#include <stdio.h>

void check (int *h, long *k) {
  *h = 5;
  *k = 6;
  printf("%d\n", *h);
}

int main (void) {
  long k;
  check((int *)&k, &k);
  return 0;
}

The problem here is that k is aliased by a pointer to long and also a pointer to int. The result:

$ gcc -O1 cast3.c -o cast3 ; ./cast3
6
$ gcc -O2 cast3.c -o cast3 ; ./cast3
5
$ clang -O1 cast3.c -o cast3 ; ./cast3
6
$ clang -O2 cast3.c -o cast3 ; ./cast3
5

As you can imagine, a lot of code that previously worked broke when type-based alias analysis was turned on in GCC. A type-based alias analysis is one that assumes pointers to different types are not aliases. In a type-safe programming language, this is generally a solid assumption. In C/C++, the responsibility for avoiding problems is placed on developers, resulting in the strict aliasing rules. There is, by the way, a severe lack of tools which check for violations of strict aliasing (compilers warn about some violations, but these warnings are highly unreliable).

Ok, back to the example: c1 contains code that we must not use. The next most obvious way to change representations is to define a union like this:

union u {
  uint16_t buf[4];
  uint64_t l;
};

Now we use the type punning feature of unions to read out the other representation:

uint64_t c2 (const uint16_t *buf) {
  union u tp;
  tp.buf[0] = buf[0];
  tp.buf[1] = buf[1];
  tp.buf[2] = buf[2];
  tp.buf[3] = buf[3];
  return tp.l;
}

Unfortunately this code is also undefined by modern C/C++ dialects (or maybe just unspecified, I’m not totally sure). On the other hand, GCC explicitly provides the intuitive semantics for this code. The Clang user’s manual does not include the string “union” anywhere, but since Clang more or less emulates GCC, we might expect that it provides the same behavior. However, other compilers such as Sun’s do not (and yes, this compiler still exists).

Also, compilers such as GCC 4.8.1 and Clang ~3.3 (both for x86-64 Linux) fail to generate good code for c2. Here is Clang’s output:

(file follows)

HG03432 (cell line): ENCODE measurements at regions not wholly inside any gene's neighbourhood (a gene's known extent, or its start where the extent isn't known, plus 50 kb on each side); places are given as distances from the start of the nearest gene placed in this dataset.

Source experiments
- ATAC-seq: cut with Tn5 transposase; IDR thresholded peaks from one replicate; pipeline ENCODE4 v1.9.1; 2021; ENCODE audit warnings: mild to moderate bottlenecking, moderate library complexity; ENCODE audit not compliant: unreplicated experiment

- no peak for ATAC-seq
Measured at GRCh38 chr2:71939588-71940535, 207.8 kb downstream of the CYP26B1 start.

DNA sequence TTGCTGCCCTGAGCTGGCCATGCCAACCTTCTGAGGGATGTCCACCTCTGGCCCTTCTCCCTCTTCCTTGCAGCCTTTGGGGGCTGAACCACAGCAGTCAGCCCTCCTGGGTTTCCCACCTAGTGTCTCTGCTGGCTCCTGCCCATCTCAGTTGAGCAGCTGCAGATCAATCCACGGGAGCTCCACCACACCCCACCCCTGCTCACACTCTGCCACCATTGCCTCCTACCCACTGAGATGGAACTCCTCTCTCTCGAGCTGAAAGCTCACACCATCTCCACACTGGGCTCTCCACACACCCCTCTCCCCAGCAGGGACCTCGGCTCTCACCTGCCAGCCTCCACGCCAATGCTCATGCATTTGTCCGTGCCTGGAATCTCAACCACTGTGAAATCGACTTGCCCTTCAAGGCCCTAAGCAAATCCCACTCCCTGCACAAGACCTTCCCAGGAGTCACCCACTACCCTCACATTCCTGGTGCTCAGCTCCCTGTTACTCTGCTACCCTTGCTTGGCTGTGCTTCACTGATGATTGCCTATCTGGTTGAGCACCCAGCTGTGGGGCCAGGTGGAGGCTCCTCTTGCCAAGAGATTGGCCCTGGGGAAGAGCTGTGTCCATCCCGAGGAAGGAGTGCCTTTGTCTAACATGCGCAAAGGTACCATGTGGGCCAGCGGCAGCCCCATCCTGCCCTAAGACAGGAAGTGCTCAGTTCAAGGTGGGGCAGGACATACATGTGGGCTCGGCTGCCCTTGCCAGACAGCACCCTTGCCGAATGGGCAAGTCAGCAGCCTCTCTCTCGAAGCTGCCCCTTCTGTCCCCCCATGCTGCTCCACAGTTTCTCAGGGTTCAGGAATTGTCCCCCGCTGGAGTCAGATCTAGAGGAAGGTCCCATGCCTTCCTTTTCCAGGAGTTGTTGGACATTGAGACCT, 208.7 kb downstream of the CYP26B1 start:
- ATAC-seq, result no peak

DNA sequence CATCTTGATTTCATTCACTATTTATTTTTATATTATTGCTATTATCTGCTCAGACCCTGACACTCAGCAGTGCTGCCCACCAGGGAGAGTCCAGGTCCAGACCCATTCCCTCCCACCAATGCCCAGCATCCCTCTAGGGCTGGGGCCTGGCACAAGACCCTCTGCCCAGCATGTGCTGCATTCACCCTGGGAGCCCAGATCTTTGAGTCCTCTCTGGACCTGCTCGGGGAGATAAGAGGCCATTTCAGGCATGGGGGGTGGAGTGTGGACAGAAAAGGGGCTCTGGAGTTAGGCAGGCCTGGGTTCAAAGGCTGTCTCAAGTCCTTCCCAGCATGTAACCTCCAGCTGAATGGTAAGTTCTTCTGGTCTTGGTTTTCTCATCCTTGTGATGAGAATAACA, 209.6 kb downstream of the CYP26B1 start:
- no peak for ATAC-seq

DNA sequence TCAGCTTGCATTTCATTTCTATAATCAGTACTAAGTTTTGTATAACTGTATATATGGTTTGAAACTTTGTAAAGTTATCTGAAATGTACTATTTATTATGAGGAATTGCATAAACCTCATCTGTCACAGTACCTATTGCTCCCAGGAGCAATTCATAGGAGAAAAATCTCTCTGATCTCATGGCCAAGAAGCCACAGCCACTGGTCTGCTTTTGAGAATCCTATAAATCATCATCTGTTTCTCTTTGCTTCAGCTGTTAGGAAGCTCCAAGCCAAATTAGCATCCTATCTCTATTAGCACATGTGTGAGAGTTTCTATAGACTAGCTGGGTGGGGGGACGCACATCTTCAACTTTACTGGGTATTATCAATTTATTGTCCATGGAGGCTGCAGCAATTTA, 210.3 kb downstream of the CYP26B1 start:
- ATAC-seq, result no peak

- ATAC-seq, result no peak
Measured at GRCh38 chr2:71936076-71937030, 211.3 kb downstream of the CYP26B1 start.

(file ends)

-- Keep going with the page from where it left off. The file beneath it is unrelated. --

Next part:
c2: 
        movzwl  (%rdi), %ecx
        movzwl  2(%rdi), %eax
        shlq    $16, %rax
        orq     %rcx, %rax
        movzwl  4(%rdi), %ecx
        shlq    $32, %rcx
        orq     %rax, %rcx
        movzwl  6(%rdi), %eax
        shlq    $48, %rax
        orq     %rcx, %rax
        ret

Perhaps oddly, both GCC and Clang generate optimal object code from this variant:

uint64_t c3 (const uint16_t *buf) {
  union u tp;
  memcpy (&tp, buf, 8);
  return tp.l;
}

Of course c3 is still undefined/unspecified for other compilers.

Now let’s try to write some well-defined C code:

uint64_t c4 (const uint16_t *buf) {
  return
      (((uint64_t)buf[0]) << (0*16))
    | (((uint64_t)buf[1]) << (1*16))
    | (((uint64_t)buf[2]) << (2*16))
    | (((uint64_t)buf[3]) << (3*16))
    ;
}

This works but results in basically the same crappy object code that we got from c2.

Finally, let’s try this:

uint64_t c5 (const uint16_t *buf) {
  uint64_t num;
  memcpy(&num, buf, 8);
  return num;
}

Again, although we might expect that adding a function call would make the code harder to optimize, both compilers understand memcpy deeply enough that we get the desired object code:

c5:
        movq    (%rdi), %rax
        ret

In my opinion c5 is the easiest code to understand out of this little batch of functions because it doesn’t do the messy shifting and also it is totally, completely, obviously free of complications that might arise from the confusing rules for unions and strict aliasing. It became my preferred idiom for type punning a few years ago when I discovered that compilers could see through the memcpy and generate the right code.

Funniest Computer Book?

The other day Eric Eide noticed The UNIX Hater’s Handbook on my desk and remarked that there aren’t enough funny computer books. This is undeniably true. So now I’m trying to find the funniest computer book and I’d appreciate some help. Here are a few guidelines:

So what’s left? Not that much, it seems. Here are a few ideas:

  • Mr. Bunny’s Guide to ActiveX — What even happened to ActiveX? Anyway, back in the day this was a pretty great parody of the kind of books you find in the programming section at Barnes and Noble.

  • The Computer Contradictionary — it’s The Devil’s Dictionary for computers (in fact the first edition was called The Devil’s DP Dictionary)

  • Dating Design Patterns — I haven’t read it but Eric says it’s funny

Thoughts? If you don’t have a suggestion, please just vote for something that I, or someone else, suggested.